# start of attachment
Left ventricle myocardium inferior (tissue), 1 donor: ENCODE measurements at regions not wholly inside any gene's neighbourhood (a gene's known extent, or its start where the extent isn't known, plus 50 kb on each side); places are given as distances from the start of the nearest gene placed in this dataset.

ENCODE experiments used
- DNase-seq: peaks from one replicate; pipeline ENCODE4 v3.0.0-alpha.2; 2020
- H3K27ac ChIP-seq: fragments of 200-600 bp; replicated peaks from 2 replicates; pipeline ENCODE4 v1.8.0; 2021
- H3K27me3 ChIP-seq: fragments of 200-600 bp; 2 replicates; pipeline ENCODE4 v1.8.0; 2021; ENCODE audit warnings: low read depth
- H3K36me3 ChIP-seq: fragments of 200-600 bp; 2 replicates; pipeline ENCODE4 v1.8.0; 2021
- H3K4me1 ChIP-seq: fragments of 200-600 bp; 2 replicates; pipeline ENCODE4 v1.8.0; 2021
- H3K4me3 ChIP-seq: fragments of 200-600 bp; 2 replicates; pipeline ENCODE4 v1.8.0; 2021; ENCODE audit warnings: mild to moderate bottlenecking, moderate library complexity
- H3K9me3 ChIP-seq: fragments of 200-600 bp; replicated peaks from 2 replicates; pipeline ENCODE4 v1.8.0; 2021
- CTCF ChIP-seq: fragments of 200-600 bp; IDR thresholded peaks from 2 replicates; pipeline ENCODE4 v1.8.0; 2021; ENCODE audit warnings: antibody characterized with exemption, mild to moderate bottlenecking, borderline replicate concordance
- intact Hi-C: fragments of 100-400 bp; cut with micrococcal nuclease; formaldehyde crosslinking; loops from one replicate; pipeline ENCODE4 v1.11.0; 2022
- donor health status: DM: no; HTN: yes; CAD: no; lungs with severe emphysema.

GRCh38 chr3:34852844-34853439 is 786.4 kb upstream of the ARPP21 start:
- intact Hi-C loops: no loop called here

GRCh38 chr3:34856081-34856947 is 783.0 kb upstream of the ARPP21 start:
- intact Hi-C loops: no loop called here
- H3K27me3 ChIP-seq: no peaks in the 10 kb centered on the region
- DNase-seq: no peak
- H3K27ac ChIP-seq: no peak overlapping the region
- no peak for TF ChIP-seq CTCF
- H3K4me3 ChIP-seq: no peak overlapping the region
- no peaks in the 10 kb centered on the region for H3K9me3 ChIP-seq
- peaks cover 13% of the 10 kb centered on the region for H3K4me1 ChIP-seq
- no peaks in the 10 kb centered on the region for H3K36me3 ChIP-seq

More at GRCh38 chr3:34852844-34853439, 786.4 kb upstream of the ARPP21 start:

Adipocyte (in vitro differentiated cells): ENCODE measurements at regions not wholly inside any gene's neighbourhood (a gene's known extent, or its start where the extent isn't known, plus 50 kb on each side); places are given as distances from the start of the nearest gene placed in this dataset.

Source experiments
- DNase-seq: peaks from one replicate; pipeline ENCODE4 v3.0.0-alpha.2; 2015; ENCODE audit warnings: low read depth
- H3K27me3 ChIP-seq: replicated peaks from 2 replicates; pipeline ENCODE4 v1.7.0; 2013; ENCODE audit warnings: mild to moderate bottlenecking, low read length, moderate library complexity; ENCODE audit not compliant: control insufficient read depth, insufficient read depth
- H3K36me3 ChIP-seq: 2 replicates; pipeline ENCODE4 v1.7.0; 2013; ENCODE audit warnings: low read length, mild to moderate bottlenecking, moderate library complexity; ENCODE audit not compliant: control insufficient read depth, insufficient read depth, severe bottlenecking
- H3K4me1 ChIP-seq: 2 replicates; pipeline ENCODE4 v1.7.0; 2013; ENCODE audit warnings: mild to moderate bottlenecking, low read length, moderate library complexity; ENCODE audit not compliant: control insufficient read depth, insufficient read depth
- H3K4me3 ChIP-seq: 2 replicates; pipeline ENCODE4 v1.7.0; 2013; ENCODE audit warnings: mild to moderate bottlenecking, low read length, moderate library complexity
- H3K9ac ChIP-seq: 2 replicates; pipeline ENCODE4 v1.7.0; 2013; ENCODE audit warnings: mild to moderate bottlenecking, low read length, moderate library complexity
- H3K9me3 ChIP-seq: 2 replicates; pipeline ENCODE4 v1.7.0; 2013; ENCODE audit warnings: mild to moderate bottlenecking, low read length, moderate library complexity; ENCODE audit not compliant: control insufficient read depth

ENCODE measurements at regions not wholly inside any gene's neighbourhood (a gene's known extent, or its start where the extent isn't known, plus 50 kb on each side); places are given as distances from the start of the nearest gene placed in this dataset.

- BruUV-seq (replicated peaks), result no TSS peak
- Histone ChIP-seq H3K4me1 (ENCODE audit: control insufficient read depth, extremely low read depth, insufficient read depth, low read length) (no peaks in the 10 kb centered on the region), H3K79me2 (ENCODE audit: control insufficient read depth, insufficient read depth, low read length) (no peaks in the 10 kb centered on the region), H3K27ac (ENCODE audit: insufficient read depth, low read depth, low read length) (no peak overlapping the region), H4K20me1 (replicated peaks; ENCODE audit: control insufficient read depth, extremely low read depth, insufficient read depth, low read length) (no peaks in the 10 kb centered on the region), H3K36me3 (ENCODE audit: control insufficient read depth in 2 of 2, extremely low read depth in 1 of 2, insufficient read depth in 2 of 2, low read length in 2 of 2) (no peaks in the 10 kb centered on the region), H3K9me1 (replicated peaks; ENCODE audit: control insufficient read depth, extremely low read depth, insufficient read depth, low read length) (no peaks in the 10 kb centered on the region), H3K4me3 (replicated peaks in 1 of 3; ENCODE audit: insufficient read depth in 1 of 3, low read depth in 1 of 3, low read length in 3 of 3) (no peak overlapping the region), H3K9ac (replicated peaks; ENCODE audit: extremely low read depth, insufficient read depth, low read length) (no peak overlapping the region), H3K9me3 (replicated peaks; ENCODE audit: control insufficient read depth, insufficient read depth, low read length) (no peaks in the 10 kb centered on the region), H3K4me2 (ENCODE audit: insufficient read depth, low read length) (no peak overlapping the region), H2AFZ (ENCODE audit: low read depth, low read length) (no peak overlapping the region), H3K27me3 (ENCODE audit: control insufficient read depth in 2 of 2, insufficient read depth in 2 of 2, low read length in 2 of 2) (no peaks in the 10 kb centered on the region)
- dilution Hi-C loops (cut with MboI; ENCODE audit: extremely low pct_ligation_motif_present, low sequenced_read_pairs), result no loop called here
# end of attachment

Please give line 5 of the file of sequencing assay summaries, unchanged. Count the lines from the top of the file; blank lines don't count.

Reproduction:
- H3K27me3 ChIP-seq: fragments of 200-600 bp; 2 replicates; pipeline ENCODE4 v1.8.0; 2021; ENCODE audit warnings: low read depth